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  • Blog Post: Automatic Decompression in WCF

    WCF services that are hosted in IIS can take advantage of compression without making any special encoder changes . In Windows Server 2008 R2, IIS compression is actually turned on by default and WCF as of .Net 4.0 supports decompression by default. So if you've got a WCF web-hosted service on a W2K8R2...
  • Blog Post: Protocol Buffers and WCF

    WCF performance has many aspects. In the previous series I explored how using GZip/Deflate compression can increase performance in areas with low network latency. However, the penalty is that the CPU utilization is much higher. Therefore, it does not apply to many people's situations. Instead of compressing...
  • Blog Post: Compressing messages in WCF part four - Network performance

    The aim of compressing the messages sent from a WCF service is to reduce the amount of traffic on the wire. You could be doing this because you're in a hosted environment such as a cloud service and you have to pay for bandwidth. The tradeoff for compression is an increase in CPU usage. In this post...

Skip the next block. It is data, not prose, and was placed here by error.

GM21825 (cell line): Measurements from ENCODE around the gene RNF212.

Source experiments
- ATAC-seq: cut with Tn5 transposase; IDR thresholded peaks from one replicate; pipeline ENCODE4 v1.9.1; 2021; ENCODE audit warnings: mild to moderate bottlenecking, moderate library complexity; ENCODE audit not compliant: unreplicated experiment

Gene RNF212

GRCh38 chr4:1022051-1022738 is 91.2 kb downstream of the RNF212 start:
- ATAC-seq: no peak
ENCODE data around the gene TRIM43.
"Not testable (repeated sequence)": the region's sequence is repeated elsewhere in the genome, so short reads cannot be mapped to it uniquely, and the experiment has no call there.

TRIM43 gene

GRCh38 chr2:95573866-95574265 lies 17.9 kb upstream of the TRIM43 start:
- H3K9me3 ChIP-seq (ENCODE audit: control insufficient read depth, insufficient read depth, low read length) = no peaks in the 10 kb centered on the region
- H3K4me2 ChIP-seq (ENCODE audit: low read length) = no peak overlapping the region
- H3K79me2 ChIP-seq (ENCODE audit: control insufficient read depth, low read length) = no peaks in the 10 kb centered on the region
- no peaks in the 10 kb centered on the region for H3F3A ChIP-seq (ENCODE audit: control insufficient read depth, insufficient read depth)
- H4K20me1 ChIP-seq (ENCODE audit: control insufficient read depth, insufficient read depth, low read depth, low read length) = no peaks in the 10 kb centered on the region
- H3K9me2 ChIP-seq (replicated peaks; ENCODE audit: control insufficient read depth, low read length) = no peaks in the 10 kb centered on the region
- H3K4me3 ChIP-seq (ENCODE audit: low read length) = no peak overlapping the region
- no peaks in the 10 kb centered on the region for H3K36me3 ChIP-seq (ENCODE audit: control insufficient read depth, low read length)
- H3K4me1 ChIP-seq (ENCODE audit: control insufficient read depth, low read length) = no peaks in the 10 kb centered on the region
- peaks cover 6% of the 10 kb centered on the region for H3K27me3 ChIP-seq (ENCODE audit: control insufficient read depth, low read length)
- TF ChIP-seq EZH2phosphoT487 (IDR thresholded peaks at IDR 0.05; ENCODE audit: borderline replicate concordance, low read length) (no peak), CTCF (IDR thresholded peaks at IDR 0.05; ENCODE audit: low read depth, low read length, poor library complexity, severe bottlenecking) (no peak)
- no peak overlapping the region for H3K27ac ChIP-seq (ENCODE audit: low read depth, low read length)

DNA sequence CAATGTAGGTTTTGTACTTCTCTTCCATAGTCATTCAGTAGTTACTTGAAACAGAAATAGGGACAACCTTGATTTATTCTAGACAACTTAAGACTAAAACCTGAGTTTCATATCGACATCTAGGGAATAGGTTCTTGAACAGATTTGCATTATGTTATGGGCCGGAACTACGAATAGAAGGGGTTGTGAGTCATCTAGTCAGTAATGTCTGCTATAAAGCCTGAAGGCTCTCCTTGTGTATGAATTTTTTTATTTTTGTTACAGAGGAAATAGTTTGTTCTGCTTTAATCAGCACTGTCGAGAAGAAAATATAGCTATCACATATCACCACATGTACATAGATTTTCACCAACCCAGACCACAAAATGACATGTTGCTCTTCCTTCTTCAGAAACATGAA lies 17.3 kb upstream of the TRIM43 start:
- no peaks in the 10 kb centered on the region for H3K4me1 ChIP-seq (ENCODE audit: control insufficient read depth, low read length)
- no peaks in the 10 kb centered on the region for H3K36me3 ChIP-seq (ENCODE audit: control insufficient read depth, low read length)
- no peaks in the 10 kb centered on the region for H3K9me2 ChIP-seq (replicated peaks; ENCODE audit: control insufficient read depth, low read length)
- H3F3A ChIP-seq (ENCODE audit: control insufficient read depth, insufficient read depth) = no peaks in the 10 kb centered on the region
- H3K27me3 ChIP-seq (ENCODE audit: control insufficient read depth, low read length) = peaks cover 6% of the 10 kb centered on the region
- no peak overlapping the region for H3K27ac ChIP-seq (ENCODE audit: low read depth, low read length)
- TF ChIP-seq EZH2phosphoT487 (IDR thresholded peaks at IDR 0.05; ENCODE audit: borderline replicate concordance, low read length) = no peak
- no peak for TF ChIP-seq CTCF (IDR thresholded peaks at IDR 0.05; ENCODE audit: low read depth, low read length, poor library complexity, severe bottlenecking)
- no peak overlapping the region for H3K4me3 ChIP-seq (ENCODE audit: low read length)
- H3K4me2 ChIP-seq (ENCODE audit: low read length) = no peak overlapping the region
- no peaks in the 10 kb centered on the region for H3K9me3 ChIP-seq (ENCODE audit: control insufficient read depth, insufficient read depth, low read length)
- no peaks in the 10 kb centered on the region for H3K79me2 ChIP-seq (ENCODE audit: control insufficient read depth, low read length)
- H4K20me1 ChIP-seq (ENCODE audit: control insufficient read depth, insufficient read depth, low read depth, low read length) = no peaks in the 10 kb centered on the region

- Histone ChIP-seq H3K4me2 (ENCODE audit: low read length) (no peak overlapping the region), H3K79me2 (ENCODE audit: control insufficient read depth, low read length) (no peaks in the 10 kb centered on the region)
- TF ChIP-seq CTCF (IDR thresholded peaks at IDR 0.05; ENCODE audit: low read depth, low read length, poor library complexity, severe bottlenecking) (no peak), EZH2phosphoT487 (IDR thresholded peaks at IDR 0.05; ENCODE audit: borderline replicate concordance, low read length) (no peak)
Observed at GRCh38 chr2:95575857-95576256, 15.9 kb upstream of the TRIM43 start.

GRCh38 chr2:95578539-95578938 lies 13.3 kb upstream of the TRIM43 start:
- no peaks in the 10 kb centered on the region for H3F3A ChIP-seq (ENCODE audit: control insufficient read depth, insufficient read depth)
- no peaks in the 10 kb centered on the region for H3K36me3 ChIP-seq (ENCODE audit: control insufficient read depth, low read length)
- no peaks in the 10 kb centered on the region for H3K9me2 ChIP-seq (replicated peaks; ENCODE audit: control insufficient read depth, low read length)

• Blog Post: Compressing messages in WCF part three - Performance analysis

    In this post, I will run a client and service with the GZipMessageEncoder on the same machine and analyze the performance. The WCF sample application for GZipMessageEncoder has been suitable up until now for functional testing. For performance testing, I will be using a harness we commonly use for...
  • Blog Post: Compressing messages in WCF part two - Expanding the GZipMessageEncoder and fixing another bug

    The GZipMessageEncoder is a great sample for learning about MessageEncoders in general. In this post, I will expand the GZipMessageEncoder to do both GZip and Deflate compression. This will accomplish two things: (1) explain various pieces of a MessageEncoder and (2) set a groundwork for future posts...
  • Blog Post: Compressing messages in WCF part one - Fixing the GZipMessageEncoder bug

    The compression options for WCF out of the box are limited in .Net 4.0. However, a sample is provided for GZip compression that shows you how to write your own MessageEncoder that can wrap the output of another encoder and apply GZip to the messages. If your environment has a network bandwidth limitation...
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